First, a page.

God Thinks More of Your Obedience Than You Do
God commands us not to think more highly of ourselves than we ought, “but to think with sober judgment” (Romans 12:3). Sober judgment also entails not thinking more lowly of ourselves than is true. And the Bible has a great deal to say to us on this account.
When I speak to a group of Christians, whether in church or in a classroom setting, and ask, “Who in here is pure in heart and good?” very rarely does anyone put up their hand. I then ask, “Are there any Christians sitting here?” After that question, they all typically respond in the affirmative. In response, I say that if you are prepared to call yourself a Christian, then you also should be prepared to affirm that you are pure in heart and good, and the list goes on.
But how is this possible? Aren’t we sinners? Yes, we are sinners. But God has revealed to us a precious truth that is often diminished or even largely forgotten in many quarters in the church today — and I want us to recover it. In short, God accepts us in Christ and so accepts our (very) imperfect obedience in such a way that we are properly described as “pure in heart” and “good.” It’s a remarkable truth. Consider the biblical witness with me.
1. Christians have pure hearts.
If you are truly a Christian, you have a pure heart (1 Timothy 1:5). If you want to worship God, you need a pure heart (Psalm 24:4). Those who are pure in heart — and only those — will see God (Matthew 5:8).
We should shy away from denying that we are pure in heart, even if our intentions are noble. We are pure in heart. Like the man who said, “I believe; help my unbelief!” (Mark 9:24), we can say, "I am pure in heart; help me to be more pure in heart.” David was one such person in Psalm 51 (verse 10).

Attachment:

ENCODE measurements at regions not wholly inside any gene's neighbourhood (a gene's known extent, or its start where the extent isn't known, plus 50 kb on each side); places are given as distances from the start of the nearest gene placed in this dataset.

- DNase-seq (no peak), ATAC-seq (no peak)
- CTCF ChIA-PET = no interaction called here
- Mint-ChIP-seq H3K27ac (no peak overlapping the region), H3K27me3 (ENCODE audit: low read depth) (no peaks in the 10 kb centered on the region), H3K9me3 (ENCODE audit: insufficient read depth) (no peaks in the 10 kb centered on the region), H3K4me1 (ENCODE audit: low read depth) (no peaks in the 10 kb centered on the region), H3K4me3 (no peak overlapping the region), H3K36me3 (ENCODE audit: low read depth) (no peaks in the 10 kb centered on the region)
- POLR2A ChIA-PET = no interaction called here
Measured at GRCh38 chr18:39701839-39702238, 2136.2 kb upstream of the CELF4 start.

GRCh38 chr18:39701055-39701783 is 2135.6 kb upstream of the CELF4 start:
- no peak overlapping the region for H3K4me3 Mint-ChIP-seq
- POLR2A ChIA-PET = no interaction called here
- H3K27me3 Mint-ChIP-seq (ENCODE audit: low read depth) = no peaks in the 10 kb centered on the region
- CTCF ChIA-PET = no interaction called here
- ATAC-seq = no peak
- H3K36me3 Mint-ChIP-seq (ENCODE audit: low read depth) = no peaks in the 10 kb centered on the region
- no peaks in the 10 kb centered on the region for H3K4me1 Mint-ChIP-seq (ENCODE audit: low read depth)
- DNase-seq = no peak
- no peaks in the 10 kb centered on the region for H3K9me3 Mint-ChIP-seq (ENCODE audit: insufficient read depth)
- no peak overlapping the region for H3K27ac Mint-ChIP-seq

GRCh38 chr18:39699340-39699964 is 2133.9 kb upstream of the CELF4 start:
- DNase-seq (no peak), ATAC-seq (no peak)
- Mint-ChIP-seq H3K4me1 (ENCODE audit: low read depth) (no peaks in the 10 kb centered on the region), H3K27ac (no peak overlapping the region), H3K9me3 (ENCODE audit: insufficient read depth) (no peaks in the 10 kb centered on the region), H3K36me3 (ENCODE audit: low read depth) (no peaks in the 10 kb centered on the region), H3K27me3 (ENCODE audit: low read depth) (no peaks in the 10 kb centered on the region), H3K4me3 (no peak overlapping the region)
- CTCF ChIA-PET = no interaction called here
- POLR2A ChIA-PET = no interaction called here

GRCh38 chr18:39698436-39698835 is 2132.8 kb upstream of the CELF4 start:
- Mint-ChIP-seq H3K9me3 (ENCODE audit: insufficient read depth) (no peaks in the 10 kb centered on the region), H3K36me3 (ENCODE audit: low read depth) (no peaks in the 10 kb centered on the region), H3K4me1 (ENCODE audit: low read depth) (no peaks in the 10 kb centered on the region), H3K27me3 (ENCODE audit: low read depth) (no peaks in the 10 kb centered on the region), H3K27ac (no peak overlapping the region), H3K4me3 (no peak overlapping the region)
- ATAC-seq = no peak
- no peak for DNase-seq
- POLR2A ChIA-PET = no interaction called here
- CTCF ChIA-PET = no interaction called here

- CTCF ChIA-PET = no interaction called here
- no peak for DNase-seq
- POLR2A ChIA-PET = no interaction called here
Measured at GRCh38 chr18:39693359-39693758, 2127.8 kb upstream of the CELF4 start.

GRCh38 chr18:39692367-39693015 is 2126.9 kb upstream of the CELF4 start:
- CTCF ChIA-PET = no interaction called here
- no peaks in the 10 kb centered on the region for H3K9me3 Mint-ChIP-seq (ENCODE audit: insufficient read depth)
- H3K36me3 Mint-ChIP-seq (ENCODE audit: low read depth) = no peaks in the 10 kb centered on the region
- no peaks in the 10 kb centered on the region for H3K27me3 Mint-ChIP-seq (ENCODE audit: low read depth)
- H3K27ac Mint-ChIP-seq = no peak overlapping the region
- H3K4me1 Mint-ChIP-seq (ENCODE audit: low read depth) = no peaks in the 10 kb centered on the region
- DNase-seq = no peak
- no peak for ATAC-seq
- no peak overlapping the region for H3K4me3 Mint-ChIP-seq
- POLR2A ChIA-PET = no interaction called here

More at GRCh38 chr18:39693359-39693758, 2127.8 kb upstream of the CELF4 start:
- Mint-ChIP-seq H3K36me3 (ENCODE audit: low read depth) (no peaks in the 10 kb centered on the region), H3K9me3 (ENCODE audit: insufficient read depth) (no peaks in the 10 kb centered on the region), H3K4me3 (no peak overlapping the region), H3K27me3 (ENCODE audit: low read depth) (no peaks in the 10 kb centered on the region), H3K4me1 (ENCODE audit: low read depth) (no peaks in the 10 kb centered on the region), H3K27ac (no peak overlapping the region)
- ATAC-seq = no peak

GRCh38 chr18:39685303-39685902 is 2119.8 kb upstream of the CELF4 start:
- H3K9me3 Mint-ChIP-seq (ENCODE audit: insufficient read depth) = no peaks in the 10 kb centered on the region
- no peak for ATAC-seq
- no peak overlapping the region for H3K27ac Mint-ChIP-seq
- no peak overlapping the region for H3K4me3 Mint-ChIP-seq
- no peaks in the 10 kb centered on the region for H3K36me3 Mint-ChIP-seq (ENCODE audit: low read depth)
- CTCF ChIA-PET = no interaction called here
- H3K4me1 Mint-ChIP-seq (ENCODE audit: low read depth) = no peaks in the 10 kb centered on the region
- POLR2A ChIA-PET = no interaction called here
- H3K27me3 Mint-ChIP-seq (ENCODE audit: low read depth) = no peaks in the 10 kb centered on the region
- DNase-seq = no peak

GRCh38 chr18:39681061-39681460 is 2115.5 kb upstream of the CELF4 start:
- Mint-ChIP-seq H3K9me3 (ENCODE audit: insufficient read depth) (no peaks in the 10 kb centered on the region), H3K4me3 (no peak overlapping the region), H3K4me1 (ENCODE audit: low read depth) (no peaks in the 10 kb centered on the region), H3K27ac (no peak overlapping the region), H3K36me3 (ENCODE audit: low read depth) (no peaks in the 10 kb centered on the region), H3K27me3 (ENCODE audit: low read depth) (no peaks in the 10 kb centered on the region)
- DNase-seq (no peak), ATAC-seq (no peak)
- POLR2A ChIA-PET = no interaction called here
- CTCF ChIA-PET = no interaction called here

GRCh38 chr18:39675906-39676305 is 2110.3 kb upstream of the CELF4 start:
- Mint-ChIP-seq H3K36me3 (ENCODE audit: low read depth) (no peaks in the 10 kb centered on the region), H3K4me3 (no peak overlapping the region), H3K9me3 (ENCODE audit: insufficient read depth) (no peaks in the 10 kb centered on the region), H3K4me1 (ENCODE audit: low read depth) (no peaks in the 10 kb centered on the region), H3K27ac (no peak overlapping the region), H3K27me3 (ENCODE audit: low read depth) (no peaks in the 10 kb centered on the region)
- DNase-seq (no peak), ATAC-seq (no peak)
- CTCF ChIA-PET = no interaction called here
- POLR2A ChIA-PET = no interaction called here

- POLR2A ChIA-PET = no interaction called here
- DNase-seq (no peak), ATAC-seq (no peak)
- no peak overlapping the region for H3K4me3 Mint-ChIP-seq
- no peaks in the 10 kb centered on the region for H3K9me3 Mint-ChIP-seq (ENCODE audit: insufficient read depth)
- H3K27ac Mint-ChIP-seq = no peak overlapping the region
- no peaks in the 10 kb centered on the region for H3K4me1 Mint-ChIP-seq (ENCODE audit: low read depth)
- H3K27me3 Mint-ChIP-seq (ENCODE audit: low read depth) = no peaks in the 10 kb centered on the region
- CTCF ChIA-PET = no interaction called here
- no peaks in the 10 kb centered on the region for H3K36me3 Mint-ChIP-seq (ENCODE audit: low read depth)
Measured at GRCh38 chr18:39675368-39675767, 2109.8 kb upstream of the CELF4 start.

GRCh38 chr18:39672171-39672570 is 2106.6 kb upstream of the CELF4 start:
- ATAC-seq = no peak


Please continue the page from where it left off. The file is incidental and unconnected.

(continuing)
2. Christians are good and righteous.
Luke describes Zechariah and Elizabeth in the following way: “They were both righteous before God, walking blamelessly in all the commandments and statutes of the Lord” (Luke 1:6). Joseph of Arimathea is similarly described as a “good and righteous man” (Luke 23:50). Christians are “slaves of righteousness” (Romans 6:18). We hunger and thirst after righteousness (Matthew 5:6).
Good people go to heaven — not self-wrought goodness, but true goodness, produced by the Spirit of God. Those who have the Spirit have the fruit of the Spirit, which includes goodness (Galatians 5:22; see Romans 8:9). If you aren’t good, you will not go to heaven (Galatians 5:21).
3. Christians are blameless.
Paul writes to the Philippians, “Do all things without grumbling or disputing, that you may be blameless and innocent, children of God without blemish in the midst of a crooked and twisted generation, among whom you shine as lights in the world” (Philippians 2:14–15). He expects that children of God should be blameless.
He is not here saying, “You are blameless because of your justification,” but, “Be blameless, innocent, and without blemish because of your conduct.” How can Christians be all of these things? Because our loving Father accepts less — a lot less (think “small beginnings”) — than perfection from us because of his perfect Son and for the sake of his perfect Son, who is glorified in us (John 17:10).